We observed a reduction in both HMW/total adiponectin and HMW/LMW ratios, but there was no change in the HMW/MMW ratio, reflecting the relatively large increase in the LMW form compared with HMW adiponectin. An association between the HMW form and whole-body insulin sensitivity has been suggested [12,25]. Nevertheless, no significant association between total adiponectin or its multimeric complexes and insulin sensitivity, as evaluated using a euglycaemic hyperinsulinaemic clamp, was found in the study by Bobbert et al. [8]. No associations between the HOMA index and any of the adiponectin oligomeric complexes, ratios or total plasma adiponectin were observed in our present study either at baseline or with respect to the diet-induced changes. On the basis of these findings and on those by Bobbert et al. [8], it can be hypothesized that the above-mentioned ratios and associations of HMW adiponectin with parameters of insulin sensitivity might be specific to TZD treatment and may play only a minor role in LCD-induced changes in insulin sensitivity. A recent study [34] showing that TZD treatment selectively stimulates the secretion of the HMW form in human adipocytes supports this hypothesis further.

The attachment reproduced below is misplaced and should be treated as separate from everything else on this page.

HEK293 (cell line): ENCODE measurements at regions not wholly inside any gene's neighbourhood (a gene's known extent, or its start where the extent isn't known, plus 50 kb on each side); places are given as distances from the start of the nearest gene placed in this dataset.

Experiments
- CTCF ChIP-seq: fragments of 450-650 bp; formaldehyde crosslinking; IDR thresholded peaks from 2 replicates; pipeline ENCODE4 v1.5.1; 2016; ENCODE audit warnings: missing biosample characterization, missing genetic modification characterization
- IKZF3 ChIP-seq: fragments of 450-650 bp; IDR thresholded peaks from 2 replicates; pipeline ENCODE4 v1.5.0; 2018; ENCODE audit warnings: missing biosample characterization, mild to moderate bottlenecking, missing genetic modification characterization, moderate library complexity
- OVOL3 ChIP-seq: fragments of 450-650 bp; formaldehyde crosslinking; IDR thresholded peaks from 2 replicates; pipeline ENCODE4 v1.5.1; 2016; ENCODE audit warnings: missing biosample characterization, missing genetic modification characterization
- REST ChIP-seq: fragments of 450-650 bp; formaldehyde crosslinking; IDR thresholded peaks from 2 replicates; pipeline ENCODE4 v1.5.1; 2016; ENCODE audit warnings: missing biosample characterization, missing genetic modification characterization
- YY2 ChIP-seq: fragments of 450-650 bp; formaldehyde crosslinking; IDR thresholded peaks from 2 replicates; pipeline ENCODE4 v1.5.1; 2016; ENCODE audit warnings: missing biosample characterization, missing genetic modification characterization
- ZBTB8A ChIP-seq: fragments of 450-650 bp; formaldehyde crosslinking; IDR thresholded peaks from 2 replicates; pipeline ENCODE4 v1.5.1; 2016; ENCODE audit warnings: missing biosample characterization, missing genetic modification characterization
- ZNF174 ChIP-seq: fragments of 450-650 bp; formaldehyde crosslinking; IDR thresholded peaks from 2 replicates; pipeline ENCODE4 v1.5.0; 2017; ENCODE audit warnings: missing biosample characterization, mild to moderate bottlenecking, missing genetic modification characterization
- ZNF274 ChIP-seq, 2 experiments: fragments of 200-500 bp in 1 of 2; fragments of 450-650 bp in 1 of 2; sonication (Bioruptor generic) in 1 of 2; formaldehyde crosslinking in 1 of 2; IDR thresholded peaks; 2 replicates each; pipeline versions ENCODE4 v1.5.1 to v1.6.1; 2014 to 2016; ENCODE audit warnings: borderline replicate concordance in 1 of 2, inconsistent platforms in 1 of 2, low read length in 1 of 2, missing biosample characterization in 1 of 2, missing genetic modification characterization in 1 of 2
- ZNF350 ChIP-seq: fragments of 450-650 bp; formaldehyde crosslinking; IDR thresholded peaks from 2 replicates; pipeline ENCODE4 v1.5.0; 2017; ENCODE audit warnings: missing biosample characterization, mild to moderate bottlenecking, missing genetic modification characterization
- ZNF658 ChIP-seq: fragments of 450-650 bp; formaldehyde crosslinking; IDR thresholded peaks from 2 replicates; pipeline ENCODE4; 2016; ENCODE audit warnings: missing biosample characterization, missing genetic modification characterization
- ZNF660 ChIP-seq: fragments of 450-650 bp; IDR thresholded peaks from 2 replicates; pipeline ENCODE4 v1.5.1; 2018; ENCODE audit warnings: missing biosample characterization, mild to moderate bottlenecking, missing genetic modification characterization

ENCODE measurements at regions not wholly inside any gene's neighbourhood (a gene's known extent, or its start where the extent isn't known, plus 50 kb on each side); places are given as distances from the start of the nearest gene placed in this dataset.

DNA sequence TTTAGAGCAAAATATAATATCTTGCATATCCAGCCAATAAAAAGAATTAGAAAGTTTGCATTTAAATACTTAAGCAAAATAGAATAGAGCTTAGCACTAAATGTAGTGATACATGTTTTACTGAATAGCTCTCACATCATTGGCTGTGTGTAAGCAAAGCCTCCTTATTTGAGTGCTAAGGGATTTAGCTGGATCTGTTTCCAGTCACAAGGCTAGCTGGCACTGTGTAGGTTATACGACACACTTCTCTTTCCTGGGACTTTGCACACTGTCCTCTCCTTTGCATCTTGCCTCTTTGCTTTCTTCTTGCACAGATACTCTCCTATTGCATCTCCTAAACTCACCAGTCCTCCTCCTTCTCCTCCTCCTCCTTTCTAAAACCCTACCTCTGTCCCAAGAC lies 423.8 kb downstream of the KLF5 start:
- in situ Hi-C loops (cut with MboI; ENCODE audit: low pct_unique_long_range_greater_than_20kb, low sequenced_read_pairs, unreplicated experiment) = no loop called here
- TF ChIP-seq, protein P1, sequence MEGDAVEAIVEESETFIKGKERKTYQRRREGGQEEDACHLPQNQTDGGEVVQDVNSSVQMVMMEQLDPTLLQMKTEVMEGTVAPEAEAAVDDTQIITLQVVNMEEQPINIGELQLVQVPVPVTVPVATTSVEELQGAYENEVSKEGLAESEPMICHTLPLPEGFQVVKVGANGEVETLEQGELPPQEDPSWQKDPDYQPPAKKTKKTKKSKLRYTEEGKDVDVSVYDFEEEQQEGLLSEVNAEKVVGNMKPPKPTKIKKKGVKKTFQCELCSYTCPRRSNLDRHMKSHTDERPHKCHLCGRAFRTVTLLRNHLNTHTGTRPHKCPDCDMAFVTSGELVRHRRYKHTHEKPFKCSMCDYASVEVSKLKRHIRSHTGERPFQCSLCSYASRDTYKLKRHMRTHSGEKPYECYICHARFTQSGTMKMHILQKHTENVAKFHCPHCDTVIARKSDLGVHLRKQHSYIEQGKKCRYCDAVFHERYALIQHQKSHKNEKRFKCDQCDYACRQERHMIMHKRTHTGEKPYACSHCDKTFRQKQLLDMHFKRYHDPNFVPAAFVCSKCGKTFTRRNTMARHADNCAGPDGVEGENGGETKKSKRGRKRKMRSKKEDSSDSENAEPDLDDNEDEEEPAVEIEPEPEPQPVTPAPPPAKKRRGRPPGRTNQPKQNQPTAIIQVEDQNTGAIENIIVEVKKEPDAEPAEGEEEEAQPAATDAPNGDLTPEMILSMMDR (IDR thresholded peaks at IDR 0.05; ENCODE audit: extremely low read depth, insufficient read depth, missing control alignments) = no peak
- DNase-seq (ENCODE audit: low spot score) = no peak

The results concerning changes in total plasma adiponectin concentration after weight loss are inconsistent. No change in total plasma adiponectin during moderate weight loss was found in several studies [8,25,35], whereas an increase in plasma adiponectin following large weight reduction subsequent to bariatric surgery [3638] or intensive lifestyle counselling [39] have been described by others. No change in plasma adiponectin or insulin sensitivity was demonstrated following liposuction [40]. Thus it might be suggested that adiponectin plays a minor role in the regulation of the changes in insulin sensitivity during the moderate weight loss induced either by diet or physical exercise [41]. Despite the absence of a significant association between changes in plasma adiponectin and insulin sensitivity, clinically beneficial effects of increased plasma adiponectin following weight loss might persist, since it also has marked anti-inflammatory and anti-atherosclerotic effects in humans [7,42], effects which are independent of its insulin-sensitizing action.